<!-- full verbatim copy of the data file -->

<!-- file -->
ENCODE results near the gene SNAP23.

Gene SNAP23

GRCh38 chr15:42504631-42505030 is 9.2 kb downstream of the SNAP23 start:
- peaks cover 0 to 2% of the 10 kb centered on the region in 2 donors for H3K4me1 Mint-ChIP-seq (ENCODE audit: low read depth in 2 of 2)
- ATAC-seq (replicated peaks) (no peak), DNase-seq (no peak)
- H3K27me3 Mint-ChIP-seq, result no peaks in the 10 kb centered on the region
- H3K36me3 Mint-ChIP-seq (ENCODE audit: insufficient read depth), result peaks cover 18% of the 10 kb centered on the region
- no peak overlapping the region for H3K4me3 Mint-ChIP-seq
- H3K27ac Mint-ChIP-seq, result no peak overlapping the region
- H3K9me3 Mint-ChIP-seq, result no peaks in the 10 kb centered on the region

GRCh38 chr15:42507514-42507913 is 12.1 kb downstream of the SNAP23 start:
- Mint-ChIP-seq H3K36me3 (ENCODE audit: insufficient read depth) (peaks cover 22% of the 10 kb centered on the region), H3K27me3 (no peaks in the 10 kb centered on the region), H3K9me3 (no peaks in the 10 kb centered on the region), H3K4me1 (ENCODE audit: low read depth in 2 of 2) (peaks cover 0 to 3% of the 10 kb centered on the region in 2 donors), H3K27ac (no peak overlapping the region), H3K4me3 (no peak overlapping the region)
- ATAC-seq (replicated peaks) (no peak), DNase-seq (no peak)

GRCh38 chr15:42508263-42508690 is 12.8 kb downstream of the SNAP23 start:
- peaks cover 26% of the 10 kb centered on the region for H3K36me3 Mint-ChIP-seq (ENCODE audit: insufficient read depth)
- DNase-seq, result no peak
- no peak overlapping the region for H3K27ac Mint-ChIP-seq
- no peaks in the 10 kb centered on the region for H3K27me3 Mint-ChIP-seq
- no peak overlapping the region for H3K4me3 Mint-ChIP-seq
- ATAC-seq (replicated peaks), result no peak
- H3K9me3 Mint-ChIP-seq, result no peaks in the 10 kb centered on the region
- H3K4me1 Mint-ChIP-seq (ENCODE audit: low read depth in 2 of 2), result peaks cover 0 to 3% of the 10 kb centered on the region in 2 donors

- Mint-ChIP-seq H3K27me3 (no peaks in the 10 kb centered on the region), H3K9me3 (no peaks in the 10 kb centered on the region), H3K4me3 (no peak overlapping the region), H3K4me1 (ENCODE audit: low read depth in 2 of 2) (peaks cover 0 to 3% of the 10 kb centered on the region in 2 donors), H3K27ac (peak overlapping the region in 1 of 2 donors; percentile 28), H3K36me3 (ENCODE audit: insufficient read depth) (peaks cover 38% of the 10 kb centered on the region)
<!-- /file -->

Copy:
ENCODE results near the gene SNAP23.

Gene SNAP23

GRCh38 chr15:42504631-42505030 is 9.2 kb downstream of the SNAP23 start:
- peaks cover 0 to 2% of the 10 kb centered on the region in 2 donors for H3K4me1 Mint-ChIP-seq (ENCODE audit: low read depth in 2 of 2)
- ATAC-seq (replicated peaks) (no peak), DNase-seq (no peak)
- H3K27me3 Mint-ChIP-seq, result no peaks in the 10 kb centered on the region
- H3K36me3 Mint-ChIP-seq (ENCODE audit: insufficient read depth), result peaks cover 18% of the 10 kb centered on the region
- no peak overlapping the region for H3K4me3 Mint-ChIP-seq
- H3K27ac Mint-ChIP-seq, result no peak overlapping the region
- H3K9me3 Mint-ChIP-seq, result no peaks in the 10 kb centered on the region

GRCh38 chr15:42507514-42507913 is 12.1 kb downstream of the SNAP23 start:
- Mint-ChIP-seq H3K36me3 (ENCODE audit: insufficient read depth) (peaks cover 22% of the 10 kb centered on the region), H3K27me3 (no peaks in the 10 kb centered on the region), H3K9me3 (no peaks in the 10 kb centered on the region), H3K4me1 (ENCODE audit: low read depth in 2 of 2) (peaks cover 0 to 3% of the 10 kb centered on the region in 2 donors), H3K27ac (no peak overlapping the region), H3K4me3 (no peak overlapping the region)
- ATAC-seq (replicated peaks) (no peak), DNase-seq (no peak)

GRCh38 chr15:42508263-42508690 is 12.8 kb downstream of the SNAP23 start:
- peaks cover 26% of the 10 kb centered on the region for H3K36me3 Mint-ChIP-seq (ENCODE audit: insufficient read depth)
- DNase-seq, result no peak
- no peak overlapping the region for H3K27ac Mint-ChIP-seq
- no peaks in the 10 kb centered on the region for H3K27me3 Mint-ChIP-seq
- no peak overlapping the region for H3K4me3 Mint-ChIP-seq
- ATAC-seq (replicated peaks), result no peak
- H3K9me3 Mint-ChIP-seq, result no peaks in the 10 kb centered on the region
- H3K4me1 Mint-ChIP-seq (ENCODE audit: low read depth in 2 of 2), result peaks cover 0 to 3% of the 10 kb centered on the region in 2 donors

- Mint-ChIP-seq H3K27me3 (no peaks in the 10 kb centered on the region), H3K9me3 (no peaks in the 10 kb centered on the region), H3K4me3 (no peak overlapping the region), H3K4me1 (ENCODE audit: low read depth in 2 of 2) (peaks cover 0 to 3% of the 10 kb centered on the region in 2 donors), H3K27ac (peak overlapping the region in 1 of 2 donors; percentile 28), H3K36me3 (ENCODE audit: insufficient read depth) (peaks cover 38% of the 10 kb centered on the region)